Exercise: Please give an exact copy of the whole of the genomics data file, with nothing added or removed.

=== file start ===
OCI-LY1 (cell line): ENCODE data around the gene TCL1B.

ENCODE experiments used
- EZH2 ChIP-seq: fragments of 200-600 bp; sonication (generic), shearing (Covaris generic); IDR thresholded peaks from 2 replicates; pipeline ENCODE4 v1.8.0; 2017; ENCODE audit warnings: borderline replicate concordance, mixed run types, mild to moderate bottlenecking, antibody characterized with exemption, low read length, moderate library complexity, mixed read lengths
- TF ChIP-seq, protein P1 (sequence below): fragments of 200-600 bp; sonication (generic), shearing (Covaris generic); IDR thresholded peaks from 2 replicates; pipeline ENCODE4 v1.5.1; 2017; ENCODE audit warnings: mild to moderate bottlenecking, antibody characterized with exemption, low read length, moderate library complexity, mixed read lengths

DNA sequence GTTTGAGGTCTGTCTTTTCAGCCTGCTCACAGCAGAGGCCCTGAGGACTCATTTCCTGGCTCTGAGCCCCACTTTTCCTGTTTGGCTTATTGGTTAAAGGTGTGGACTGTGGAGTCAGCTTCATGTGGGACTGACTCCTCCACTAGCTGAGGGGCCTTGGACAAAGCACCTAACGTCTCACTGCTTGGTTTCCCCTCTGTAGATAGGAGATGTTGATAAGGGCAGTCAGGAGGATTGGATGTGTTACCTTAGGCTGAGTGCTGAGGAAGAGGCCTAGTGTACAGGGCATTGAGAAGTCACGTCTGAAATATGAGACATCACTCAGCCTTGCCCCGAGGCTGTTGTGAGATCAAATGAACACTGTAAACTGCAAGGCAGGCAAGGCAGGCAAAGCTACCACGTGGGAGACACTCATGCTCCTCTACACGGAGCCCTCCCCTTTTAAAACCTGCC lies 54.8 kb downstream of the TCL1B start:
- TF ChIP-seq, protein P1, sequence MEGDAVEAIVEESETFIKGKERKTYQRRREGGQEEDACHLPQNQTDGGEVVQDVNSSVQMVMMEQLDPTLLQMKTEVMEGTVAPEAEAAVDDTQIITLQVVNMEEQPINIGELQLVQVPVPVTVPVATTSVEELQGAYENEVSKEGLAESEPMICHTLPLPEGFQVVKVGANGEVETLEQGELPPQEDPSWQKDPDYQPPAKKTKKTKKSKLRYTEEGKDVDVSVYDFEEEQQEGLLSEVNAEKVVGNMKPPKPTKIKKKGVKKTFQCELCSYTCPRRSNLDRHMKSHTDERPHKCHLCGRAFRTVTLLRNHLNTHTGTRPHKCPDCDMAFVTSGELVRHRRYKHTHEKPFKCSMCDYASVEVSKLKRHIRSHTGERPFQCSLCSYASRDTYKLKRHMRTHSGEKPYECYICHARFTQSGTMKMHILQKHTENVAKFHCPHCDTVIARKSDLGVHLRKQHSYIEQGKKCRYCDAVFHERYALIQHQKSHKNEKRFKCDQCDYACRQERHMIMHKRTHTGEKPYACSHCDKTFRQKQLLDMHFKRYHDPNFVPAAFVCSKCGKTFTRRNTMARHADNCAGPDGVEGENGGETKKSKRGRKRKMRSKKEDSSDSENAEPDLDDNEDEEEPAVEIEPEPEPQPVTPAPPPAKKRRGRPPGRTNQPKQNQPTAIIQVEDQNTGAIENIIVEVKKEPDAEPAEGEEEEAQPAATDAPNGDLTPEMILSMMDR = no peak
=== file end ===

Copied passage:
OCI-LY1 (cell line): ENCODE data around the gene TCL1B.

ENCODE experiments used
- EZH2 ChIP-seq: fragments of 200-600 bp; sonication (generic), shearing (Covaris generic); IDR thresholded peaks from 2 replicates; pipeline ENCODE4 v1.8.0; 2017; ENCODE audit warnings: borderline replicate concordance, mixed run types, mild to moderate bottlenecking, antibody characterized with exemption, low read length, moderate library complexity, mixed read lengths
- TF ChIP-seq, protein P1 (sequence below): fragments of 200-600 bp; sonication (generic), shearing (Covaris generic); IDR thresholded peaks from 2 replicates; pipeline ENCODE4 v1.5.1; 2017; ENCODE audit warnings: mild to moderate bottlenecking, antibody characterized with exemption, low read length, moderate library complexity, mixed read lengths

DNA sequence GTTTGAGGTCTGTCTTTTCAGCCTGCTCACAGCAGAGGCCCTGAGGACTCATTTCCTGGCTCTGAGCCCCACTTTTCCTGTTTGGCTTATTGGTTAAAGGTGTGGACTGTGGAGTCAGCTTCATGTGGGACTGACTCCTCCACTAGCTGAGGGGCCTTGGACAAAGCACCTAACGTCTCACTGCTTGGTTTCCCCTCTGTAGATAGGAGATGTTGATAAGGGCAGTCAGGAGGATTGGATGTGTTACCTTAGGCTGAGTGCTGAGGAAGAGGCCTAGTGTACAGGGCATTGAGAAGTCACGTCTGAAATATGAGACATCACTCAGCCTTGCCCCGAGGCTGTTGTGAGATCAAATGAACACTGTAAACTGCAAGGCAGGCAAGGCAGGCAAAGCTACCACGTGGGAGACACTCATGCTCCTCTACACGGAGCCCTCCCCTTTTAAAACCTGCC lies 54.8 kb downstream of the TCL1B start:
- TF ChIP-seq, protein P1, sequence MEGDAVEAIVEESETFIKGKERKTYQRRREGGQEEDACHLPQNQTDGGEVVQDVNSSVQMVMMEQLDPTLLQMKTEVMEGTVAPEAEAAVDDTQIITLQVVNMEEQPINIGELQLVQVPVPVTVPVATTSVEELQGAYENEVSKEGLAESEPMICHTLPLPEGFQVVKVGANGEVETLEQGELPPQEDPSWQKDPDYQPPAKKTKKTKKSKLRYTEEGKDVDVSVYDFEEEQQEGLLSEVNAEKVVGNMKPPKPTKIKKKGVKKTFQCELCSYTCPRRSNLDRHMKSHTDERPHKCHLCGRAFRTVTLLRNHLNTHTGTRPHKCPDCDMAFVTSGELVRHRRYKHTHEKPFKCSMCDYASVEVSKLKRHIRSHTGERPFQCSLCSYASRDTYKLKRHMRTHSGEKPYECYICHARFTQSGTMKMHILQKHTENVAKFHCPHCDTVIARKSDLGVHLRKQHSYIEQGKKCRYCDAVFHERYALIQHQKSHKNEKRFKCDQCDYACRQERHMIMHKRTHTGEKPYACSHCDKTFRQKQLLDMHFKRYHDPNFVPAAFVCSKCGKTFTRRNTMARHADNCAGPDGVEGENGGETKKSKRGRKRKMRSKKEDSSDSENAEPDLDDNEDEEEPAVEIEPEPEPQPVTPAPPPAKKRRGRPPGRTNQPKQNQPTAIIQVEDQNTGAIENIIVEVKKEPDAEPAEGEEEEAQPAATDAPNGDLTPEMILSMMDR = no peak